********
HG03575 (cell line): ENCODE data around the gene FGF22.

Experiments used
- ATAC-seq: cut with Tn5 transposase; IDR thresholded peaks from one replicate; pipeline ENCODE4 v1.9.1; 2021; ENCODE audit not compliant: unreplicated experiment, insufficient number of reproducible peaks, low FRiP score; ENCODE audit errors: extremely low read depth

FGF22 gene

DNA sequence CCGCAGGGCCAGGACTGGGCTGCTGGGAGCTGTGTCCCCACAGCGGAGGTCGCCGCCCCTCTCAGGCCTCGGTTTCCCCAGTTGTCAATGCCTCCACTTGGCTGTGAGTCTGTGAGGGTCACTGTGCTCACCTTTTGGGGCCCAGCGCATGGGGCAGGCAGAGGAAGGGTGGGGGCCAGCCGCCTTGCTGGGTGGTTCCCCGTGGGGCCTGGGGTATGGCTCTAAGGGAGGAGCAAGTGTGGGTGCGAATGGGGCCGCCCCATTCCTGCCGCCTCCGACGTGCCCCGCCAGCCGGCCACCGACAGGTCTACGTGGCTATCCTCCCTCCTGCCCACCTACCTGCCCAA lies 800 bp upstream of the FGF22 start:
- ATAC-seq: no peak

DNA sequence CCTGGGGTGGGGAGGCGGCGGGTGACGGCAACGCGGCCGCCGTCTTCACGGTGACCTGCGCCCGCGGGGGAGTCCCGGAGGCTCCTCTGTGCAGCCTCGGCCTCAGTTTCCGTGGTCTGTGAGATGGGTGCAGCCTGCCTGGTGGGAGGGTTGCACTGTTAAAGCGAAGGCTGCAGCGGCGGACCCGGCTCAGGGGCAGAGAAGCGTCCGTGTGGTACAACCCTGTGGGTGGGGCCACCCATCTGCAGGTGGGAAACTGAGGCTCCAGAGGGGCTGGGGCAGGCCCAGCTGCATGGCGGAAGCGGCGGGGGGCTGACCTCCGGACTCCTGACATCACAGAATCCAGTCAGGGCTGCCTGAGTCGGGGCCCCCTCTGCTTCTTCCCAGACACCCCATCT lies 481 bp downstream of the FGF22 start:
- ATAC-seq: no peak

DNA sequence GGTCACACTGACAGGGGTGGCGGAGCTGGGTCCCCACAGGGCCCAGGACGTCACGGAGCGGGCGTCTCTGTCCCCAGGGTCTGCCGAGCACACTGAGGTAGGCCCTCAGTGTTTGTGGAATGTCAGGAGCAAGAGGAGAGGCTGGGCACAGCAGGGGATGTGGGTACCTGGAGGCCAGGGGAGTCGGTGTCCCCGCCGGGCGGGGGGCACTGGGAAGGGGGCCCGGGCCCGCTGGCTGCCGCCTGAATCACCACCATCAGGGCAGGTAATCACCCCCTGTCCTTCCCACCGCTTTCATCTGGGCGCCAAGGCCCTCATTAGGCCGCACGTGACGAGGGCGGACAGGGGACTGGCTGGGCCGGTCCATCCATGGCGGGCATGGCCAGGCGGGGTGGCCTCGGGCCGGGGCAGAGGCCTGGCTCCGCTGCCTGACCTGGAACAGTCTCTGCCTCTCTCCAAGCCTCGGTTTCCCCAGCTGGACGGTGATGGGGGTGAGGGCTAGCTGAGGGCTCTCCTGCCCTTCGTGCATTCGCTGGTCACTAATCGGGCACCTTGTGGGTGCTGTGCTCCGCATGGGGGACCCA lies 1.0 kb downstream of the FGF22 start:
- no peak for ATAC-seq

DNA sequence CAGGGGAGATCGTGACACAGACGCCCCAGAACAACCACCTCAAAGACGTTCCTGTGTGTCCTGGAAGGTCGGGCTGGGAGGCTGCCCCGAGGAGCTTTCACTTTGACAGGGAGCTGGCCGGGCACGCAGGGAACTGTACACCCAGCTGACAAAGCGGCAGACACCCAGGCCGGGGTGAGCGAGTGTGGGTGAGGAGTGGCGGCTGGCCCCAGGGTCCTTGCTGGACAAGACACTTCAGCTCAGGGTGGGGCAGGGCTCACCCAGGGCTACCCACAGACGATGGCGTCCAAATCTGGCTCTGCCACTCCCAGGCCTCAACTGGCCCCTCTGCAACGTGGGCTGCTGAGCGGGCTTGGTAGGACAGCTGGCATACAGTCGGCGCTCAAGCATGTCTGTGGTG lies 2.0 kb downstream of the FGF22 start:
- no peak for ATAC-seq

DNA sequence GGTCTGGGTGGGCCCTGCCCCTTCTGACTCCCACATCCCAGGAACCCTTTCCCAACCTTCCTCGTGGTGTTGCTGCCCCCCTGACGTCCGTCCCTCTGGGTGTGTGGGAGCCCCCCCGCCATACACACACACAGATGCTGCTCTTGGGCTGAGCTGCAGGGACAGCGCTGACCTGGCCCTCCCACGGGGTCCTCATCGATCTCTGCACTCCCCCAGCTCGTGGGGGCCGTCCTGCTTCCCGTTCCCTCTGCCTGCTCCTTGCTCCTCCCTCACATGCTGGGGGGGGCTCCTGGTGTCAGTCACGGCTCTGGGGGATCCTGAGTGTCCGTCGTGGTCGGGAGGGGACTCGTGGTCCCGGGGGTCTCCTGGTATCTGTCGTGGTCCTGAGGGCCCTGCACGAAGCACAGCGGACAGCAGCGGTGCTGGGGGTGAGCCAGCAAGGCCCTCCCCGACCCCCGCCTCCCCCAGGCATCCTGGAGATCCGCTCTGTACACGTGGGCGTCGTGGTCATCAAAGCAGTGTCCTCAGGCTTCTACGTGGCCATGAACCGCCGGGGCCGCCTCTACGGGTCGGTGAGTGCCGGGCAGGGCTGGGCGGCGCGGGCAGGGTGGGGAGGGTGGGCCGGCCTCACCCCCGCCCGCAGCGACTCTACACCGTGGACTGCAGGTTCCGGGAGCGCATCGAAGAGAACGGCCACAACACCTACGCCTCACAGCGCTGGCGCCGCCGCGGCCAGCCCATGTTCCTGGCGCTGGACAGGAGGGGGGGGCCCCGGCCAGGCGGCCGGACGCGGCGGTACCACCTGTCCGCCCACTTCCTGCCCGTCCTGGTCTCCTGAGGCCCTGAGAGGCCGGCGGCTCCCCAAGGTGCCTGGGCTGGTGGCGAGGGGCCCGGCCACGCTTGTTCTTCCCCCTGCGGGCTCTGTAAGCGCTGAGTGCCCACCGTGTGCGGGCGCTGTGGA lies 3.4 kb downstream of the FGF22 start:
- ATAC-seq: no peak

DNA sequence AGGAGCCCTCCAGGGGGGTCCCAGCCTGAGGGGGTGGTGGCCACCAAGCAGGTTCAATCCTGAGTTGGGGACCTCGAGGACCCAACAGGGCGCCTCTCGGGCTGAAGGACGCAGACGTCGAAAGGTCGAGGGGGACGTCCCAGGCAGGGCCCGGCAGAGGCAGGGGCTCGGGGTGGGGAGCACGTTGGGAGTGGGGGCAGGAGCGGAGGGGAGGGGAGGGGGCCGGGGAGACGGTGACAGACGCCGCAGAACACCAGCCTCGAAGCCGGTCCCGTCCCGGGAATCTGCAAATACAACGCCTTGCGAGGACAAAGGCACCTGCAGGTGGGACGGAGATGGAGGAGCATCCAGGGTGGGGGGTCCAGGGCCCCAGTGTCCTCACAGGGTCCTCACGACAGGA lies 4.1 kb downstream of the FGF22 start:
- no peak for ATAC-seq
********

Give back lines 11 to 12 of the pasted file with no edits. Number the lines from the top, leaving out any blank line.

DNA sequence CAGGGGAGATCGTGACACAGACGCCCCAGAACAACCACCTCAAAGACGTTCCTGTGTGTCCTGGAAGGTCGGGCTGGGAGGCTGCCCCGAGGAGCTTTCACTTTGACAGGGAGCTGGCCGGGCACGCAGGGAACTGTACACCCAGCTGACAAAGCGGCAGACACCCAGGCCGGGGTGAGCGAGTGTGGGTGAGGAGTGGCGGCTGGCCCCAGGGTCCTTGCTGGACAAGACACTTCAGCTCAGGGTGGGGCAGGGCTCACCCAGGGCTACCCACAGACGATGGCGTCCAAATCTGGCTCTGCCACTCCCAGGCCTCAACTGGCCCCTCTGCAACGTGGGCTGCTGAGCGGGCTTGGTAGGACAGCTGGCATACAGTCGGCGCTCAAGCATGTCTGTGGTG lies 2.0 kb downstream of the FGF22 start:
- no peak for ATAC-seq